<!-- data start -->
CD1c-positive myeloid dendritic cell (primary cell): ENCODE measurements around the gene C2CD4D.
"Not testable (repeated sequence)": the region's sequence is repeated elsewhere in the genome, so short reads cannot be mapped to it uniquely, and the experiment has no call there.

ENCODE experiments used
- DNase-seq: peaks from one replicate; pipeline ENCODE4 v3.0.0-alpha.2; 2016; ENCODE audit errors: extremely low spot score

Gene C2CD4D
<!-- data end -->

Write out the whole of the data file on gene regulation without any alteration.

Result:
CD1c-positive myeloid dendritic cell (primary cell): ENCODE measurements around the gene C2CD4D.
"Not testable (repeated sequence)": the region's sequence is repeated elsewhere in the genome, so short reads cannot be mapped to it uniquely, and the experiment has no call there.

ENCODE experiments used
- DNase-seq: peaks from one replicate; pipeline ENCODE4 v3.0.0-alpha.2; 2016; ENCODE audit errors: extremely low spot score

Gene C2CD4D